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Mohsiur Rahman
Mohsiur Rahman

Posted on • Updated on • Originally published at


Terraform + yaml = ❤️

Managing infrastructure on the cloud these days can be done in numerous ways, tools like Terraform, Pulumi, Cloudformation, and CDK have propelled the area of Infrastructure as Code(IaC) into new heights. While most of these tools require some basic programming knowledge or even learning new languages, like Terraform HCL, the true power lies in building a platform using these tools.

When building infrastructure, as infrastructure developers we tend to create it in ways where the author can create a new infrastructure easily, but not the remainder of the organization. This usually happens when as engineers we think the tool is built only for "us", however this can be avoided by thinking about infrastructure as a product where our customer is the engineering team as a whole, this helps in ensuring anyone can build new infrastructure easily without prior knowledge about the tools being used.

This was one of the goals for my team at Welcome (formerly Newscred) when I first joined. Prior to me joining, the team had built an in house solution using aws cli and boto3, while this worked it was missing key features like state management, allowing quick disaster recovery, and maintainability. We decided to use terraform as our tool in the end and in this article I will be covering how we used Terraform and yaml files to be in sync with our in house solutions.

Why Yaml?

Our in-house solution maintains major resources like security groups and iam roles using yaml for configuration as code.

My initial thoughts to migrate was to use Terraform with .tfvars files to maintain our configurations. However, as soon as we wrote our initial configurations, there was a large unreadability issue and an increasing complexity of duplicate configurations stored in different formats, to ensure we keep a single source of truth we made the choice of implementing our existing pattern of using yaml configurations for our migration.


Note: The implementation was written using terraform version 0.14.6, and has not been tested on 1.0.0 yet.

The following implementation uses a lot of advanced tools of terraform like for_each, lookup and flatten. It is highly recommended to go through the docs to get a better understanding of how it works.

Setting up the yaml files

Reading the Yaml files

yamldecode -  helps in formatting your yaml file into a map object that terraform can read from.

flatten -  helps in restructuring nested maps into a more readable map that is easier to access by terraform functions.

Creating all resources

Based on the configurations above, we can now create n sqs queues just by adding new configurations in the yaml file. The following file helps in doing that, using for_each

for queue in local.sqs_standard_queues : => queue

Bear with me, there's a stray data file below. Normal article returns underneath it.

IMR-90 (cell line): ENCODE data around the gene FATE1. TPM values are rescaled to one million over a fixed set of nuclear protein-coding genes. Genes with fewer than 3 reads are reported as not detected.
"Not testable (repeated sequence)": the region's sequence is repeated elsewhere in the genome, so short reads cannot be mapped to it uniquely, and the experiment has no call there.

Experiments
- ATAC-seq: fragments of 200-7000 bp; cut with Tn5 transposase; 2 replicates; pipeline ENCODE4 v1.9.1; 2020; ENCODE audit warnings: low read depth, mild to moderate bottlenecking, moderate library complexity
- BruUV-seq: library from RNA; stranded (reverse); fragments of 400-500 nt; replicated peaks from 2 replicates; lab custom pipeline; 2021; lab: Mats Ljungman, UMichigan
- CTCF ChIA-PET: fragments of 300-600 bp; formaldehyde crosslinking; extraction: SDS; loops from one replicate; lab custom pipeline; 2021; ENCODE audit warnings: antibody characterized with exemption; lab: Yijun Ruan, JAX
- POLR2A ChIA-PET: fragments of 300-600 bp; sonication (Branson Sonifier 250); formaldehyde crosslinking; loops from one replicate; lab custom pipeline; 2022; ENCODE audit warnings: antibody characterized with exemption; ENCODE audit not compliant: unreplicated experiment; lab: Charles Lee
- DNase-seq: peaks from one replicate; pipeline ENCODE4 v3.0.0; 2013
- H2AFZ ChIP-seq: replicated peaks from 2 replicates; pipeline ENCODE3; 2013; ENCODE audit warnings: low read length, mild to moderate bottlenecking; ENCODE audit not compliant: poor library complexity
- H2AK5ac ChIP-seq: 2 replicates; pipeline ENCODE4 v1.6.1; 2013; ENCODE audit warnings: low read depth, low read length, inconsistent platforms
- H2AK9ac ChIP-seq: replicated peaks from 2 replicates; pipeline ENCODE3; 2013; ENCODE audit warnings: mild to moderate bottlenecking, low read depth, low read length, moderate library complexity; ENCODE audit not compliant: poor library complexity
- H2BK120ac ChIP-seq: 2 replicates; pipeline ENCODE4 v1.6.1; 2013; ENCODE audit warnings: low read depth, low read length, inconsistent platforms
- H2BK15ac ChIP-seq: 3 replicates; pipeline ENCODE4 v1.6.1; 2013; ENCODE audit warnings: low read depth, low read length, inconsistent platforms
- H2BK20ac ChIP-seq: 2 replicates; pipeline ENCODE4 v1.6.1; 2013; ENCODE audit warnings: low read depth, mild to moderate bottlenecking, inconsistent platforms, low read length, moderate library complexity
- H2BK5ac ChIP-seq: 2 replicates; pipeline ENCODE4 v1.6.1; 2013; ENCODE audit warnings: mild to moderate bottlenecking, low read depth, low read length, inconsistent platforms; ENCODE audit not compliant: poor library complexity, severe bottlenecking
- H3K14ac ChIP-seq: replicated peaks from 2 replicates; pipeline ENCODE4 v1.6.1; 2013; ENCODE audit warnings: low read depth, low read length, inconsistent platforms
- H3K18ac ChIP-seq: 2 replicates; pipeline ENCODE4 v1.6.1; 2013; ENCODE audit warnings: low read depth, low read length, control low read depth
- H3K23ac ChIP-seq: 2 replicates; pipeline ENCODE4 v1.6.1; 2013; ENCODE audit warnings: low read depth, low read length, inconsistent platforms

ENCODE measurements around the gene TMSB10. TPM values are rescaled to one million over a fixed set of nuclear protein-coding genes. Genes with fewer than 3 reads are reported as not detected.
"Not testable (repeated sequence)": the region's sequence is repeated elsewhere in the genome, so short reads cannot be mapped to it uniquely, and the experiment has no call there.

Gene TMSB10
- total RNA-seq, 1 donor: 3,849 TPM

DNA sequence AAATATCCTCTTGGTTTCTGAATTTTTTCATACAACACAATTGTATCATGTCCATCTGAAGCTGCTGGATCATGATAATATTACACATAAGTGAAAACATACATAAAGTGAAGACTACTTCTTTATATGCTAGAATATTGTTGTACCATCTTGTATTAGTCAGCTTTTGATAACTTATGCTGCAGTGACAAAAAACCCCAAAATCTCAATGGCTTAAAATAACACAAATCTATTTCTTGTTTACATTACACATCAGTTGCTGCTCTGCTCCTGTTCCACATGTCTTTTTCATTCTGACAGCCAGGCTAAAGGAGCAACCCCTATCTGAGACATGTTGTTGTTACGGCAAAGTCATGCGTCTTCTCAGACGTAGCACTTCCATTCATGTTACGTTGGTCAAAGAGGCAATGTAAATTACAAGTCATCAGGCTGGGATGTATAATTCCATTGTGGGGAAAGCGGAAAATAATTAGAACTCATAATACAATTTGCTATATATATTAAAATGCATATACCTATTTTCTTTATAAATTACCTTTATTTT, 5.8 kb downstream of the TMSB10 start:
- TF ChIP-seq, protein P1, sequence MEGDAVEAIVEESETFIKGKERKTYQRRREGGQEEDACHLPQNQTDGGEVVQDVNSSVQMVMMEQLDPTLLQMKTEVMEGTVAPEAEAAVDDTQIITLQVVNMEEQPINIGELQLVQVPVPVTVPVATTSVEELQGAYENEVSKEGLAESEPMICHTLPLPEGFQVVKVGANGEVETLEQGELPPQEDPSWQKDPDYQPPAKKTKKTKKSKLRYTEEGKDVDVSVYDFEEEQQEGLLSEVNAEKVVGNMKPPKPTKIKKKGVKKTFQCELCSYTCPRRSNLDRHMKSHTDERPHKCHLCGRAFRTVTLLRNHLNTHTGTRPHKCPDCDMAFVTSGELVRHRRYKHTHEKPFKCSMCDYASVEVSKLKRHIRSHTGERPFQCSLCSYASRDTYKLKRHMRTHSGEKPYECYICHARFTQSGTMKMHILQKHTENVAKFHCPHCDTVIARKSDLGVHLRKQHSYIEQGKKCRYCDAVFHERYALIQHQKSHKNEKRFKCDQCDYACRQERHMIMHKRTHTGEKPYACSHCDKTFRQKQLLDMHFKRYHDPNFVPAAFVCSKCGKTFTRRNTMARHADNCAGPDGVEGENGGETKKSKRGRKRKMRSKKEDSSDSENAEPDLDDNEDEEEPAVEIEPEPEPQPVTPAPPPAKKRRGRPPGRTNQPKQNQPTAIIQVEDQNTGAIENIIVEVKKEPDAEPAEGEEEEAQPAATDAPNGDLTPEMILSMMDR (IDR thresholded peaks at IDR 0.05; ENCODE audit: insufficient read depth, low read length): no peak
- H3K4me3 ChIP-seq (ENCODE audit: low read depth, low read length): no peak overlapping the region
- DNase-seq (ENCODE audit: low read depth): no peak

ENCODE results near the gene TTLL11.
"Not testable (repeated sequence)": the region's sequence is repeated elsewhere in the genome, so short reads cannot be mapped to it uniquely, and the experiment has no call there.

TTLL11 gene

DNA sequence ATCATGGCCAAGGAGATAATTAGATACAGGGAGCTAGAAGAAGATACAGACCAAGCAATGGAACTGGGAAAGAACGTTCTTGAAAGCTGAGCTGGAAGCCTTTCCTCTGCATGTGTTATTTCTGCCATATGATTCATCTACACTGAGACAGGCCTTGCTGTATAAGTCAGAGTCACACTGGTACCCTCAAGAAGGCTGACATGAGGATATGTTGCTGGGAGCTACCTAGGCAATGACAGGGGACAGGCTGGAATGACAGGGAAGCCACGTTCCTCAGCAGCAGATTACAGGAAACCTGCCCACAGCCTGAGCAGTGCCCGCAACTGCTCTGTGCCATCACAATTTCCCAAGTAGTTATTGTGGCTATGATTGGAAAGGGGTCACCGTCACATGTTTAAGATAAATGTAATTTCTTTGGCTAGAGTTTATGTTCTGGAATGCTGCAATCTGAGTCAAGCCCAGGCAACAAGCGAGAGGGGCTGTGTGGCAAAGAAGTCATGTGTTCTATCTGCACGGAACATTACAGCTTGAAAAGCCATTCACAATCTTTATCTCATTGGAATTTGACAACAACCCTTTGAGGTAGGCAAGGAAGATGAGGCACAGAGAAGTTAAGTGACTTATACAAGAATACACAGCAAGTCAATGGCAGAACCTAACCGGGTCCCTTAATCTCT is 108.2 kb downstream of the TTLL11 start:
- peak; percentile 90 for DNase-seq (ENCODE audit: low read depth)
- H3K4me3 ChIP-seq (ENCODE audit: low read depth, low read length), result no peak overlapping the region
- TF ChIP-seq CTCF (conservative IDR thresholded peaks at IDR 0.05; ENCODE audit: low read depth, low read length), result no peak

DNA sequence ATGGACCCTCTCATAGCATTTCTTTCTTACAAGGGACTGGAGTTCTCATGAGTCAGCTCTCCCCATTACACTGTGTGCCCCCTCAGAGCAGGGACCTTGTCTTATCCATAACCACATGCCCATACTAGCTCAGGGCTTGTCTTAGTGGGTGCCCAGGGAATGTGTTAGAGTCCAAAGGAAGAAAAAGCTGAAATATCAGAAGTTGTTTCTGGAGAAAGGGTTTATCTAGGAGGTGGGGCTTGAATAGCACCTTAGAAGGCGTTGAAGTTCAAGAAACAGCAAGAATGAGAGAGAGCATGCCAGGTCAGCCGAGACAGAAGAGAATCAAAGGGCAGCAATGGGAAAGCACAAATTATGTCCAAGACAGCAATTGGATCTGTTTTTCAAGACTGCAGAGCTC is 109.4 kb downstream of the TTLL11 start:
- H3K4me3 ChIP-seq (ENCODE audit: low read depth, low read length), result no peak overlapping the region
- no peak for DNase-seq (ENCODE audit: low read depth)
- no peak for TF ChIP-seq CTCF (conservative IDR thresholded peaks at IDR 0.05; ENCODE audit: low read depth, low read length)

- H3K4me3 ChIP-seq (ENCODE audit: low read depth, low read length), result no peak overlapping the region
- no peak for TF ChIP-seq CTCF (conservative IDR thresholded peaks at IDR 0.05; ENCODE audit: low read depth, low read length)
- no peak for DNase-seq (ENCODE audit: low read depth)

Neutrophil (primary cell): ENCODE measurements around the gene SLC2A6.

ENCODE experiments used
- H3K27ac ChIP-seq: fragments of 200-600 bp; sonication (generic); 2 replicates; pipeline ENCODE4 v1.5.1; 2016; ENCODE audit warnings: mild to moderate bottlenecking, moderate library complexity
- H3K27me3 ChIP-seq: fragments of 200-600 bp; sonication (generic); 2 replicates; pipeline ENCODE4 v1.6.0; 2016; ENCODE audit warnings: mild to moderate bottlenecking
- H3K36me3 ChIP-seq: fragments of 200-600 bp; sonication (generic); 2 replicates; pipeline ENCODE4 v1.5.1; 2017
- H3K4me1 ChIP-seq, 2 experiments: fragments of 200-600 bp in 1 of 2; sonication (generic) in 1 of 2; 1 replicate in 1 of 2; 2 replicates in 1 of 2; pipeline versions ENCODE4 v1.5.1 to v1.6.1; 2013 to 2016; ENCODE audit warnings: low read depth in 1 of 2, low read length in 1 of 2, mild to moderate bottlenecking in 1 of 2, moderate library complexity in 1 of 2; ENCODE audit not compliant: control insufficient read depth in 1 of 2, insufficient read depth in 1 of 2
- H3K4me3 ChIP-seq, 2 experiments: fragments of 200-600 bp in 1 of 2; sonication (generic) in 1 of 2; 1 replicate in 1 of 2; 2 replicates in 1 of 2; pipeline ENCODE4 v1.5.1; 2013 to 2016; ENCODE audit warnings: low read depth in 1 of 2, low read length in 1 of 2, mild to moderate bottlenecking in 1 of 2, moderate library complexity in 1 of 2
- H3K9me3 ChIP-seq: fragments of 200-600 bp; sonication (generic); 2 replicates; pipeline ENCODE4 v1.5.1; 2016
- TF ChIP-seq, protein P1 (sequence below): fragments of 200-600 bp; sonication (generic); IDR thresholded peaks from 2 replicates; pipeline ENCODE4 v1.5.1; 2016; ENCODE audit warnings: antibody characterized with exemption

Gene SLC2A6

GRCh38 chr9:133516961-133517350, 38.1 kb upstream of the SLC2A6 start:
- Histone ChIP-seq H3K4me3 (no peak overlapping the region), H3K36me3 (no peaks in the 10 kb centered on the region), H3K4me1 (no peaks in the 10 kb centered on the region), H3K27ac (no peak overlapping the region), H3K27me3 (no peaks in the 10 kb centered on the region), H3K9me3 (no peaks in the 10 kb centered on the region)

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The above statement iterates through our list of flattened queues and maps them to a key value pair. In our scenario the key is the name of the queue, and the value is the map object.

"production-example-queue-dlq":   {
    "access_policy": "basic"
    "dlq": null
    "name": "production-example-queue-dlq"
    "type": "standard"
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for_each -  Iterate through each key in the map generated above and creates a resource as shown below in the plan.

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Note: The above statement is also how we need to reference the queue in a different resource

if - Helps to condense the list based on meeting the criteria if the key dlq exists or not.
each.value.* - each references to the key. value references to the value of the key and the * can be any of the keys that we set in our locals.

Debugging Tips

Terraform has a lot of useful functions, but sometimes it becomes hard to debug situations with complex maps. In order to debug you can use the terraform console . This helps in calling your local resources and seeing the map.

Example in order to debug the above example.

terraform console
> local.sqs_queues #prints out the yaml file decoded
> local.sqs_standard_queues #prints out the flattened object
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Using only terraform limits us to writing configurations in .tfvars files to abstract away complexity from our infrastructure users, which in turn introduces a burden on our users to understand how terraforms language works. By leveraging yaml for configuration as code, as our user interface, we empower our infrastructure users to easily create new resources and stacks using a language they are already familiar with.

This will allow the larger engineering team to bring up services quickly and with less wait times. We have already implemented this for our standalone AWS services successfully, and are currently in the process of migrating our more complex stacks like EKS clusters using Terraform + Yaml.

Special mention to Pratik Saha who had figured out how to convert yaml files into terraform objects.

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